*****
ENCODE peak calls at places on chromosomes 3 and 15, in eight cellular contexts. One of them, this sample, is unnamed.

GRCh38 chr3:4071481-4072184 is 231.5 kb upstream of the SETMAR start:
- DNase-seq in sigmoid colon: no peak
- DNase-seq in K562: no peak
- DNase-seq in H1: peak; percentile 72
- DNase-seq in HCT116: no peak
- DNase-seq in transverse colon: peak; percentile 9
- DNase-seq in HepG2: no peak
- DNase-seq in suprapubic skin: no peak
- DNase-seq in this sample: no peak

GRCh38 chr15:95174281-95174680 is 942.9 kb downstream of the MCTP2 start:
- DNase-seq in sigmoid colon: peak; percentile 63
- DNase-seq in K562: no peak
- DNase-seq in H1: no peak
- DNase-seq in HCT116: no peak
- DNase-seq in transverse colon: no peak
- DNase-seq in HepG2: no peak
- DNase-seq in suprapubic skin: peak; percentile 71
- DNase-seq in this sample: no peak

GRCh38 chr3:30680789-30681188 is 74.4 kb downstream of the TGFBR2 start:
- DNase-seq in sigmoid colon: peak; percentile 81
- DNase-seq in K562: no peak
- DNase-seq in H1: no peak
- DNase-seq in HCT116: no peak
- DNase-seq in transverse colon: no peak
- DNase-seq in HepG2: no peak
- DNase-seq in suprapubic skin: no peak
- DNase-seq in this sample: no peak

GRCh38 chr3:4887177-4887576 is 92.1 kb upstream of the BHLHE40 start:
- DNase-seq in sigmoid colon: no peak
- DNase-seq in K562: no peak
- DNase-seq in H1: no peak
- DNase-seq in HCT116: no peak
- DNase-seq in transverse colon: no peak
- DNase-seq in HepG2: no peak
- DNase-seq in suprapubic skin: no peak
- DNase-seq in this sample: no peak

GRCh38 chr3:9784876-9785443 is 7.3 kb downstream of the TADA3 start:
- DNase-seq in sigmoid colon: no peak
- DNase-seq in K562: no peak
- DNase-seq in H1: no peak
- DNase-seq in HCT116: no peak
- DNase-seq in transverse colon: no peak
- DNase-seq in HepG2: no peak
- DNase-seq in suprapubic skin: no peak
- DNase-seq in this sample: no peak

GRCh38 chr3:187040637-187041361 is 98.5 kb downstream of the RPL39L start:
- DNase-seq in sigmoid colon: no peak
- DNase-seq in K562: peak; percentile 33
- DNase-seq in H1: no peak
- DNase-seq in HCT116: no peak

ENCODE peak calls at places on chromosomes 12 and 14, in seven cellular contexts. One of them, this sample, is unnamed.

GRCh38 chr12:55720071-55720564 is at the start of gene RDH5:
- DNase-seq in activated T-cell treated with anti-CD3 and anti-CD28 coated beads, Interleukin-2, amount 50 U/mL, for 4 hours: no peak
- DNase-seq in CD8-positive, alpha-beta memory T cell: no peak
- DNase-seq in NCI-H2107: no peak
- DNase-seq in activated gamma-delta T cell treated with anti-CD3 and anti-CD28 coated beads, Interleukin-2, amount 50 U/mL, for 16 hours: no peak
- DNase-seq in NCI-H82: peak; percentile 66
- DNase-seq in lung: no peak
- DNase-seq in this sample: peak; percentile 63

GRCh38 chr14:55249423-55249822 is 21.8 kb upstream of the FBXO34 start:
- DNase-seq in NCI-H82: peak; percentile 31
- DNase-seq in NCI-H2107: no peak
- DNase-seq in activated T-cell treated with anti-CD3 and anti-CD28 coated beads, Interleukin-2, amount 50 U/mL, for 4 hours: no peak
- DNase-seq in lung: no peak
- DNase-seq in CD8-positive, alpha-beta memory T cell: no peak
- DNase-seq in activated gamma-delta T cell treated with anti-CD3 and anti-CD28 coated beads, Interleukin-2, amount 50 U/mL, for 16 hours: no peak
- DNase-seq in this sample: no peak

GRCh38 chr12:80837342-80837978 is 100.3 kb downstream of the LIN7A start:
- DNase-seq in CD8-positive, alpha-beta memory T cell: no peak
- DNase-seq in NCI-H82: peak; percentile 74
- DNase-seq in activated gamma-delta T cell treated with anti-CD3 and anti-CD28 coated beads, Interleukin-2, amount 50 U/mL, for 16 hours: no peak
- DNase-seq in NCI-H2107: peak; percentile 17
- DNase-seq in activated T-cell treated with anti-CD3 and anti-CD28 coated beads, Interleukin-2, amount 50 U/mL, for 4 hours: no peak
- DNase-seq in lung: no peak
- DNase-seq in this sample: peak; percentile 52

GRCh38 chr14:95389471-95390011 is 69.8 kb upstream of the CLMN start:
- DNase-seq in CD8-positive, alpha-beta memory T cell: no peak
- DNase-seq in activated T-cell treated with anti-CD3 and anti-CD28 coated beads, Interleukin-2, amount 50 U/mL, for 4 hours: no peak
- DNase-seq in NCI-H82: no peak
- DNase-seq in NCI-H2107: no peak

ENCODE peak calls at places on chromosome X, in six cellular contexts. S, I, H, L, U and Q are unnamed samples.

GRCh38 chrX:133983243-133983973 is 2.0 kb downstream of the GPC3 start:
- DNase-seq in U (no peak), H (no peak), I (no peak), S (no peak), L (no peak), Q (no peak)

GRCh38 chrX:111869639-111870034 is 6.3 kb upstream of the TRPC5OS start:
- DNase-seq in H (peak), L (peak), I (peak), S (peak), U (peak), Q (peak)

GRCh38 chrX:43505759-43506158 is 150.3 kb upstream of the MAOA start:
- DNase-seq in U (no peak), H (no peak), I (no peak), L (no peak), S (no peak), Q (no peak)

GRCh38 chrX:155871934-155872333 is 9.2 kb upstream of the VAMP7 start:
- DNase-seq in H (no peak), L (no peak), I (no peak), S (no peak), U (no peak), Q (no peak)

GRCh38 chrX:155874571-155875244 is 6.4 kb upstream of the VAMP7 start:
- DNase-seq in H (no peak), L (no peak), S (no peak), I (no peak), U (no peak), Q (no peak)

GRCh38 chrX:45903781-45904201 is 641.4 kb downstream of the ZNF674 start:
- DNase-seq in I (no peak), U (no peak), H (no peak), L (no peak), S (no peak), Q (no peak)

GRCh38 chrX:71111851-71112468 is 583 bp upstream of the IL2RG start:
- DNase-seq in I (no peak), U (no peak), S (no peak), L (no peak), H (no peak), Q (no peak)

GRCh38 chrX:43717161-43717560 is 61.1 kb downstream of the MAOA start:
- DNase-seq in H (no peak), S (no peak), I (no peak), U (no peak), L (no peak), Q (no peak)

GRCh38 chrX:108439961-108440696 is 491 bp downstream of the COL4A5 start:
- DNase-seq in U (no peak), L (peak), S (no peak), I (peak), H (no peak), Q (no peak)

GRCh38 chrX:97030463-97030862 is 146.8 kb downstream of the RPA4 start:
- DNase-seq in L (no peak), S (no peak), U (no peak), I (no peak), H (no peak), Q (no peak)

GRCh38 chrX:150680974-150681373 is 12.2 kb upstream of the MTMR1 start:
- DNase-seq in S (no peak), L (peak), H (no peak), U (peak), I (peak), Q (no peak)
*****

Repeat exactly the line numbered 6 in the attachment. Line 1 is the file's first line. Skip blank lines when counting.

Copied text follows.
- DNase-seq in HCT116: no peak